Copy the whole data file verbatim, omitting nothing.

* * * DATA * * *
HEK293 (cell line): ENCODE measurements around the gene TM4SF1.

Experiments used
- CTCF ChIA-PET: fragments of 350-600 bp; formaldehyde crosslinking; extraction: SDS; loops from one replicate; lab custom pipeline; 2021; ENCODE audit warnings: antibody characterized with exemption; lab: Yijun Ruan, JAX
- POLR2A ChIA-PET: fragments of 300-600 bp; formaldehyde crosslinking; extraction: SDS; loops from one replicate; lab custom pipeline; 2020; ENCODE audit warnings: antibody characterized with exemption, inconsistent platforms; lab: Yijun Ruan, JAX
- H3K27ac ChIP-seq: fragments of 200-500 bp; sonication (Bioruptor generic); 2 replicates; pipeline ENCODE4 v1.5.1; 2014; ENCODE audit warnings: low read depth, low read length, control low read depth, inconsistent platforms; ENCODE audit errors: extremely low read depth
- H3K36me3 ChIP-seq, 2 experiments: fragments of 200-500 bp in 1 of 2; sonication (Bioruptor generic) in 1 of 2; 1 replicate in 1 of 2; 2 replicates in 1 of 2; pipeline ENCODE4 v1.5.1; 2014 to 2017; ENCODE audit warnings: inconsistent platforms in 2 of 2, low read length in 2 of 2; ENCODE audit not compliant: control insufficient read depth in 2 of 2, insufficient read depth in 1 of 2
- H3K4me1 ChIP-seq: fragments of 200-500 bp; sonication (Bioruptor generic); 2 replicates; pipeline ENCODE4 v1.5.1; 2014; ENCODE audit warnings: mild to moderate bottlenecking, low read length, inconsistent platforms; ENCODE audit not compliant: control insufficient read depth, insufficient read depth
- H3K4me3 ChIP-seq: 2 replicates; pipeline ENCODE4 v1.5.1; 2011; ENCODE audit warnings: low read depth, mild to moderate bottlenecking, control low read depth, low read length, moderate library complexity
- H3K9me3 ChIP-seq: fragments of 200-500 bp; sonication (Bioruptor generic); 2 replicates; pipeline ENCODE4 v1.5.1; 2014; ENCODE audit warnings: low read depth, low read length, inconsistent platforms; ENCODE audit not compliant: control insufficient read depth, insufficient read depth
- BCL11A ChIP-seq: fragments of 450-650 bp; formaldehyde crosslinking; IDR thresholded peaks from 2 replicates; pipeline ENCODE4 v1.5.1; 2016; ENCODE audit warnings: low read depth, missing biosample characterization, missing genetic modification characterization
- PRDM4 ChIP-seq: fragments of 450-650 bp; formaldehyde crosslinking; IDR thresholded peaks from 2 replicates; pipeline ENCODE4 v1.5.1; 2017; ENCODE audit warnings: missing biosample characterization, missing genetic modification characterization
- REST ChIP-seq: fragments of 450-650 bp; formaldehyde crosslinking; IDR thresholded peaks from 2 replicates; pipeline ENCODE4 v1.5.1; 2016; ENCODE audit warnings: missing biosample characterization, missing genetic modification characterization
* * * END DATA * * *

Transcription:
HEK293 (cell line): ENCODE measurements around the gene TM4SF1.

Experiments used
- CTCF ChIA-PET: fragments of 350-600 bp; formaldehyde crosslinking; extraction: SDS; loops from one replicate; lab custom pipeline; 2021; ENCODE audit warnings: antibody characterized with exemption; lab: Yijun Ruan, JAX
- POLR2A ChIA-PET: fragments of 300-600 bp; formaldehyde crosslinking; extraction: SDS; loops from one replicate; lab custom pipeline; 2020; ENCODE audit warnings: antibody characterized with exemption, inconsistent platforms; lab: Yijun Ruan, JAX
- H3K27ac ChIP-seq: fragments of 200-500 bp; sonication (Bioruptor generic); 2 replicates; pipeline ENCODE4 v1.5.1; 2014; ENCODE audit warnings: low read depth, low read length, control low read depth, inconsistent platforms; ENCODE audit errors: extremely low read depth
- H3K36me3 ChIP-seq, 2 experiments: fragments of 200-500 bp in 1 of 2; sonication (Bioruptor generic) in 1 of 2; 1 replicate in 1 of 2; 2 replicates in 1 of 2; pipeline ENCODE4 v1.5.1; 2014 to 2017; ENCODE audit warnings: inconsistent platforms in 2 of 2, low read length in 2 of 2; ENCODE audit not compliant: control insufficient read depth in 2 of 2, insufficient read depth in 1 of 2
- H3K4me1 ChIP-seq: fragments of 200-500 bp; sonication (Bioruptor generic); 2 replicates; pipeline ENCODE4 v1.5.1; 2014; ENCODE audit warnings: mild to moderate bottlenecking, low read length, inconsistent platforms; ENCODE audit not compliant: control insufficient read depth, insufficient read depth
- H3K4me3 ChIP-seq: 2 replicates; pipeline ENCODE4 v1.5.1; 2011; ENCODE audit warnings: low read depth, mild to moderate bottlenecking, control low read depth, low read length, moderate library complexity
- H3K9me3 ChIP-seq: fragments of 200-500 bp; sonication (Bioruptor generic); 2 replicates; pipeline ENCODE4 v1.5.1; 2014; ENCODE audit warnings: low read depth, low read length, inconsistent platforms; ENCODE audit not compliant: control insufficient read depth, insufficient read depth
- BCL11A ChIP-seq: fragments of 450-650 bp; formaldehyde crosslinking; IDR thresholded peaks from 2 replicates; pipeline ENCODE4 v1.5.1; 2016; ENCODE audit warnings: low read depth, missing biosample characterization, missing genetic modification characterization
- PRDM4 ChIP-seq: fragments of 450-650 bp; formaldehyde crosslinking; IDR thresholded peaks from 2 replicates; pipeline ENCODE4 v1.5.1; 2017; ENCODE audit warnings: missing biosample characterization, missing genetic modification characterization
- REST ChIP-seq: fragments of 450-650 bp; formaldehyde crosslinking; IDR thresholded peaks from 2 replicates; pipeline ENCODE4 v1.5.1; 2016; ENCODE audit warnings: missing biosample characterization, missing genetic modification characterization